Former Mellon Fellow Key McFarlane Publishes "Negative Research" in The Professional Geographer

Noise and Negativity

The October issue of The Professional Geographer includes an article by Key MacFarlane, a 2016 Mellon Summer Fellow for New Public Projects in the Humanities. “Negative Research: Sonic Methods in Geography and their Limits,” explores, together with another case study, the process of developing a public project that received support from Reimagining the Humanities PhD and Reaching New Publics, a Mellon initiative launched in 2015 at the Simpson Center with the aim of transforming graduate education.

Key’s funded project during the summer of 2016 was a participatory digital sound map of the Seattle area representing the lived sonic experiences of refugees and migrants. In the article, MacFarlane takes the logistical, ethical, and political challenges posed by this public project as an occasion to interrogate the presumed immediacy and transparency of sound, as well as the reification of sonic geography as a method. As an alternative, MacFarlane articulates a negative (sonic) geography, which posits sound as mediated and structured by social relations of power. Using this method, researchers might “do more to attend to their own negativity: what they fail to hear or say about the world.” MacFarlane further writes, “It is because the two projects discussed here were unfinished that they exposed larger social relations of exclusion and violence. It is, again, because of their incompleteness that they gesture toward a different totality altogether: a world in which these relations are abolished.”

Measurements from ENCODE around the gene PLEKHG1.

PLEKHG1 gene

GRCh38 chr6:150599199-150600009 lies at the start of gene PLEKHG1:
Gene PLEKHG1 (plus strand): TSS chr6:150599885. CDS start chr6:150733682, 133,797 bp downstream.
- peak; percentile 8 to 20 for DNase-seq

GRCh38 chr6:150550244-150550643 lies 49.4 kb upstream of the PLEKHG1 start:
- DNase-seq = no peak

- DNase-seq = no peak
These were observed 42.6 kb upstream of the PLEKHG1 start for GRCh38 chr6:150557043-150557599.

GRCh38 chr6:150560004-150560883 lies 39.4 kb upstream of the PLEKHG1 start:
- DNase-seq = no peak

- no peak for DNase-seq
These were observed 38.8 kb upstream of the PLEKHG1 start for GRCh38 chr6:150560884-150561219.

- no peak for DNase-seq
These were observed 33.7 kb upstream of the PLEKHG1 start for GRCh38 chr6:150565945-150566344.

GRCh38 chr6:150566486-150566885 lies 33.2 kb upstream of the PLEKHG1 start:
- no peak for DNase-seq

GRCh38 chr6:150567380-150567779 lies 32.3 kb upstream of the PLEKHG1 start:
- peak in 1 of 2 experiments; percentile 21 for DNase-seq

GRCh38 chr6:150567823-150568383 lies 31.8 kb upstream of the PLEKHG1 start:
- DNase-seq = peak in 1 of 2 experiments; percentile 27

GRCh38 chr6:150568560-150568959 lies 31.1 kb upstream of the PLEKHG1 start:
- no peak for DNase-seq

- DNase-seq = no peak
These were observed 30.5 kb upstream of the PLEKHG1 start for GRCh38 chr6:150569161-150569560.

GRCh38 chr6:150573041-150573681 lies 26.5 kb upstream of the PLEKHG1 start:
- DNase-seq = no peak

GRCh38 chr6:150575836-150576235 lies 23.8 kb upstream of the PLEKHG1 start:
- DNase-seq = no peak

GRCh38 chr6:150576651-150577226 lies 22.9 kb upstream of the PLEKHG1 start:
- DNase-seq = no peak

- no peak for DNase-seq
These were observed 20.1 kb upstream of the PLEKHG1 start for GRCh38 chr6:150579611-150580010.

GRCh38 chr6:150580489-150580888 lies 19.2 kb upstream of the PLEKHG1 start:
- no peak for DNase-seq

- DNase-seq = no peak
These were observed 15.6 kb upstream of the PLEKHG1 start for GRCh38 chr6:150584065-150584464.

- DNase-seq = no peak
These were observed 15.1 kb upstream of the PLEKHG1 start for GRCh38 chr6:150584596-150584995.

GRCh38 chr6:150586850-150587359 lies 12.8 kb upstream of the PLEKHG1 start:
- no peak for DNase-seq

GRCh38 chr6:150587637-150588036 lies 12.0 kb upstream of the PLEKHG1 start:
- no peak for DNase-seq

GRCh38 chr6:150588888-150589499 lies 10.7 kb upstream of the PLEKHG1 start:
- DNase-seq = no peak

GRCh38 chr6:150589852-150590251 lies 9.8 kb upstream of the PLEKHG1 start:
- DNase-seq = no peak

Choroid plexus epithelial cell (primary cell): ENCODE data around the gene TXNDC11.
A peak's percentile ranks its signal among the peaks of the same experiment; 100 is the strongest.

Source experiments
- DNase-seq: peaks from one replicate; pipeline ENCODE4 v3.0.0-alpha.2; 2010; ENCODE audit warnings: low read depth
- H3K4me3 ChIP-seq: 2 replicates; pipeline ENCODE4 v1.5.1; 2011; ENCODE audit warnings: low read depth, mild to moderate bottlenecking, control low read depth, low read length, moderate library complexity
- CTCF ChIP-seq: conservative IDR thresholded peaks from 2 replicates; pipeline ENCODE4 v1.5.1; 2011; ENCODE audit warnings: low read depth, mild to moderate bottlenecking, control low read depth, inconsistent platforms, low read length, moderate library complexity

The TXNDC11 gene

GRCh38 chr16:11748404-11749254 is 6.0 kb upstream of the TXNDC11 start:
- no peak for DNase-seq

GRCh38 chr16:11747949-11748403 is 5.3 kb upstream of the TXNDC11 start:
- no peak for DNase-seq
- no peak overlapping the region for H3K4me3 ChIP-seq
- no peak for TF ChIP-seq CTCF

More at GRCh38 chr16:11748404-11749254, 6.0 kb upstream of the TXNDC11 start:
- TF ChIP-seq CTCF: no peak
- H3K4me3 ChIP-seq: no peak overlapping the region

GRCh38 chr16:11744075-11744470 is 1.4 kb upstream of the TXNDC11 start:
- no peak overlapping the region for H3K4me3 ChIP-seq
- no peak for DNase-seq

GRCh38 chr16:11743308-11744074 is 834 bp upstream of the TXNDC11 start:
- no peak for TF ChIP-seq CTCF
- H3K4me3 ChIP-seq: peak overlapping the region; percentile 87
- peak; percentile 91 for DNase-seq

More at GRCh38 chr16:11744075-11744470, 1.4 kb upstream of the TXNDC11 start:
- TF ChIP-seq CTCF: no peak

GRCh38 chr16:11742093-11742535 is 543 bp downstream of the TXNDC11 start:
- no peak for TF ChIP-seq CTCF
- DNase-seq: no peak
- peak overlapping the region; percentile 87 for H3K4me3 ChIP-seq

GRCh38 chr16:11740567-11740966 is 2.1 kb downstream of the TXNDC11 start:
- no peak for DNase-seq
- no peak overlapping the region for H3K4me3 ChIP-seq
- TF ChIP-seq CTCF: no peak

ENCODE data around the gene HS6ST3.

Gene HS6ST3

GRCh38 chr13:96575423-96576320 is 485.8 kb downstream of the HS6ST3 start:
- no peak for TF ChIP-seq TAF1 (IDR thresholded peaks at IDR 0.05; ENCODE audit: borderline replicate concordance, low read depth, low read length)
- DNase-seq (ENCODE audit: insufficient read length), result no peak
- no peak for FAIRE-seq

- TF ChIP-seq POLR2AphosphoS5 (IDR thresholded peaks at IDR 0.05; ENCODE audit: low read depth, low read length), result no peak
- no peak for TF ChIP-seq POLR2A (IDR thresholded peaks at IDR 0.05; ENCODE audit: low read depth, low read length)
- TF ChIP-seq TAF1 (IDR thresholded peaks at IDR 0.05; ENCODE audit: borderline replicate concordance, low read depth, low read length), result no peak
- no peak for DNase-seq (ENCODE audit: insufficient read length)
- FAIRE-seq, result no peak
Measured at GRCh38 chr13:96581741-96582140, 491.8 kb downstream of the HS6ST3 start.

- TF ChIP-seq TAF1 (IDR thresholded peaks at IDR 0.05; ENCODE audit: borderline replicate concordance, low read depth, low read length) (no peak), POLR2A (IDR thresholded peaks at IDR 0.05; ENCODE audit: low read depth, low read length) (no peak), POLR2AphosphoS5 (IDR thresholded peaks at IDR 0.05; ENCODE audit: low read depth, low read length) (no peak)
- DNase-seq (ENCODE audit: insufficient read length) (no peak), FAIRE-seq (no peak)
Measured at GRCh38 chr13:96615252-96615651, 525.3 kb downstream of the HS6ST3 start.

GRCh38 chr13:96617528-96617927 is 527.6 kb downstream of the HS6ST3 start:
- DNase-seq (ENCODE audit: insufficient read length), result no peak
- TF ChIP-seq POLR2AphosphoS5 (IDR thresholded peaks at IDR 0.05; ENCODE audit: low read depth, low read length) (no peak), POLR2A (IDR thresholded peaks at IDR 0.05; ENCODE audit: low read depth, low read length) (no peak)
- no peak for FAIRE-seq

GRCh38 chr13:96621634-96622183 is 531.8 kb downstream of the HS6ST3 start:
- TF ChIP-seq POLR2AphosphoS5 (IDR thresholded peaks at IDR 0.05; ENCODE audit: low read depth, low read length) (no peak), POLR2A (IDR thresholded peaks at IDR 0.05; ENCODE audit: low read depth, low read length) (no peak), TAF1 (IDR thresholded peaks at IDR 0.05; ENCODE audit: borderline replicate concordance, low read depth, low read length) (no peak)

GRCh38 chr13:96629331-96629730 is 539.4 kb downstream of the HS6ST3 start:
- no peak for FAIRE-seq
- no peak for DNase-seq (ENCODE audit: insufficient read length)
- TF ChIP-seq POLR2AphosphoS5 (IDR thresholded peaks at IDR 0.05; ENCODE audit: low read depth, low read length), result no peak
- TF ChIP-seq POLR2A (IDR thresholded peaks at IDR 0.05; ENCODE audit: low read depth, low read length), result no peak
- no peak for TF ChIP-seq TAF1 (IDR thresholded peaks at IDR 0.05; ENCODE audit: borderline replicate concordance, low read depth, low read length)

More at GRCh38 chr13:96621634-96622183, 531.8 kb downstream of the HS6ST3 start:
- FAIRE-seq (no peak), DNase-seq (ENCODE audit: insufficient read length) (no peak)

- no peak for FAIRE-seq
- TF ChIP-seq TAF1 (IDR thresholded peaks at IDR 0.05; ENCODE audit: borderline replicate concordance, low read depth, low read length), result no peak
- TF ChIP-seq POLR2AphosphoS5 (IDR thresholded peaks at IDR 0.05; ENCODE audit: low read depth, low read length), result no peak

Congratulations, Key!

Learn more about the public projects of Mellon summer fellows here.

Be Boundless for Washington | For the World